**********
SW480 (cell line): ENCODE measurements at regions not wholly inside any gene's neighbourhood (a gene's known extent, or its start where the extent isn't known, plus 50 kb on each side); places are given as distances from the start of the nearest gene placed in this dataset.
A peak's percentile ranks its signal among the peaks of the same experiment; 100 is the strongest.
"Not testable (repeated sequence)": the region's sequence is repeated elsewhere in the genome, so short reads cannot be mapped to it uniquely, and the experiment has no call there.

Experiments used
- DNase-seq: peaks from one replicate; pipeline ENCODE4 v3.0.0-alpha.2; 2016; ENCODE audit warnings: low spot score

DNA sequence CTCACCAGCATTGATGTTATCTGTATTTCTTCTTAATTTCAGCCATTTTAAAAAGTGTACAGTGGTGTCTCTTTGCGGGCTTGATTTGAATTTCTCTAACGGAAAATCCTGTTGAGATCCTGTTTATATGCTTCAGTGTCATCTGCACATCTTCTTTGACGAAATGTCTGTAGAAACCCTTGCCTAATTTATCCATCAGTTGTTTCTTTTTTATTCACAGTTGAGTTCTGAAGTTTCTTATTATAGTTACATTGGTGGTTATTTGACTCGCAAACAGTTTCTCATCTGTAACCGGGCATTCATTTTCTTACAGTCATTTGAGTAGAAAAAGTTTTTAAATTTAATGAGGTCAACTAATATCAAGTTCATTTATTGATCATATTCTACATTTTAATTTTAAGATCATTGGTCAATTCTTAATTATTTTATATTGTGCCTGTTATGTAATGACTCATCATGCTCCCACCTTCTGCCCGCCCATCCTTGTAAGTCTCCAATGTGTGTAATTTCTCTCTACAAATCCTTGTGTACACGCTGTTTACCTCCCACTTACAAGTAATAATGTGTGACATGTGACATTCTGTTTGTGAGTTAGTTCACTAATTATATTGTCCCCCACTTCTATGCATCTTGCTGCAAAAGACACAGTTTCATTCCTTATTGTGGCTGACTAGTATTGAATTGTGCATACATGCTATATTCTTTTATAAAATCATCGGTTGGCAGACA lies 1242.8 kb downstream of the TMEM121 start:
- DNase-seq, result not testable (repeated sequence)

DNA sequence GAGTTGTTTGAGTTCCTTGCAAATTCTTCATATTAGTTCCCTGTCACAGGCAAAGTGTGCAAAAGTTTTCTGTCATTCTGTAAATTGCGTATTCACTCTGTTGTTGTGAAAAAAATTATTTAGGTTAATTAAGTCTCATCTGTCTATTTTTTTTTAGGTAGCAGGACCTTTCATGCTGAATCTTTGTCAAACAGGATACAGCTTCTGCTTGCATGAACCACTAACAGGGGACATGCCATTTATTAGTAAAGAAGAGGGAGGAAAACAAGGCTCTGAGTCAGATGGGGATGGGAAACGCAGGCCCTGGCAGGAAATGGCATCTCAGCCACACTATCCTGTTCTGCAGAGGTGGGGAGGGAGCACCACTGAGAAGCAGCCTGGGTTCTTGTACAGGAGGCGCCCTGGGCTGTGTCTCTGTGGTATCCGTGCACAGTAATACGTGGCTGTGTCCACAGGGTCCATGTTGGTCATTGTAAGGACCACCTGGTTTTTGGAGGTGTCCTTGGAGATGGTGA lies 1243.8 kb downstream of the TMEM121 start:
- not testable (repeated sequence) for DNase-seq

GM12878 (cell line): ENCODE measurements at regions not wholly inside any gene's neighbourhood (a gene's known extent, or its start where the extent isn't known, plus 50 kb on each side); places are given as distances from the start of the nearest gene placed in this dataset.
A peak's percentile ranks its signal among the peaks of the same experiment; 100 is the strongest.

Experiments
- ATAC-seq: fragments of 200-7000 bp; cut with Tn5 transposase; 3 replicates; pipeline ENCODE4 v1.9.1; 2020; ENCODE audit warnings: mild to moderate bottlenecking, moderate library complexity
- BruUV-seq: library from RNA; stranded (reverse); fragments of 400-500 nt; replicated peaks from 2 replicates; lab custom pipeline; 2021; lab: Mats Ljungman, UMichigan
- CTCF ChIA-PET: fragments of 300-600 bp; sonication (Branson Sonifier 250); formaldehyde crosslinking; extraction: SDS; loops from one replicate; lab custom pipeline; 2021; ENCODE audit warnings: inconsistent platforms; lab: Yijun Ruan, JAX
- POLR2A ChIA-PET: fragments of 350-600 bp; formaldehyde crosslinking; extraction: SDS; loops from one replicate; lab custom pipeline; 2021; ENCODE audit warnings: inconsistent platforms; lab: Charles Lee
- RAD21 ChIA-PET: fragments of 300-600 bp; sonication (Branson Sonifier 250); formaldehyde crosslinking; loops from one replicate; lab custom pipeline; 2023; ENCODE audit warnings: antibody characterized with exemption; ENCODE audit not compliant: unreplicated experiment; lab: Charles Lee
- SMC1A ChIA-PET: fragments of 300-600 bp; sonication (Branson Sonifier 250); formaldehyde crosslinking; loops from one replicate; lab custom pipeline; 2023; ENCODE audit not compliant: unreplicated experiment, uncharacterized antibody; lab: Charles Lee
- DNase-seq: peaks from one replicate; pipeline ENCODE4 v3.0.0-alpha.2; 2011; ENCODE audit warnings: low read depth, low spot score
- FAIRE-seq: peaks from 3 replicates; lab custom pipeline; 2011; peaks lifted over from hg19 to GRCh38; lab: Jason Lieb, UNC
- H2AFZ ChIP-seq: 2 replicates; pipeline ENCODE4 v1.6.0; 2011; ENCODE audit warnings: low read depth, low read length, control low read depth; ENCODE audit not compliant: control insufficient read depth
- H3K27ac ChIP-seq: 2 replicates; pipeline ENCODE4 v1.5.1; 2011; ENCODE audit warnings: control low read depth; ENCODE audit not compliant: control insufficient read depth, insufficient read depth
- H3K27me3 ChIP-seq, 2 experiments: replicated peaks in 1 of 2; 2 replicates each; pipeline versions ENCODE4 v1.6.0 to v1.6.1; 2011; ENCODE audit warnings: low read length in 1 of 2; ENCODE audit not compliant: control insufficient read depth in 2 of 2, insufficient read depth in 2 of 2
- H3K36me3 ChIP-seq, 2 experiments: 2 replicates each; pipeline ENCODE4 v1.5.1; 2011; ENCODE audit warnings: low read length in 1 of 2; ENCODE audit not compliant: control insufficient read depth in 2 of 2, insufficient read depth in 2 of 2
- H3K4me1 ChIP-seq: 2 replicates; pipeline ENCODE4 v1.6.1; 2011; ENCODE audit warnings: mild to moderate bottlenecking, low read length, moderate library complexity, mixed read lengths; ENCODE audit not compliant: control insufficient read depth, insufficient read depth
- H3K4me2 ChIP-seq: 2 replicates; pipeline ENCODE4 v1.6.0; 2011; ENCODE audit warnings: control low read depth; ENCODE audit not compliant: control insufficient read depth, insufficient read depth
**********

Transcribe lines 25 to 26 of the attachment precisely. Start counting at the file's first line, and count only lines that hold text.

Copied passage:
- H3K4me1 ChIP-seq: 2 replicates; pipeline ENCODE4 v1.6.1; 2011; ENCODE audit warnings: mild to moderate bottlenecking, low read length, moderate library complexity, mixed read lengths; ENCODE audit not compliant: control insufficient read depth, insufficient read depth
- H3K4me2 ChIP-seq: 2 replicates; pipeline ENCODE4 v1.6.0; 2011; ENCODE audit warnings: control low read depth; ENCODE audit not compliant: control insufficient read depth, insufficient read depth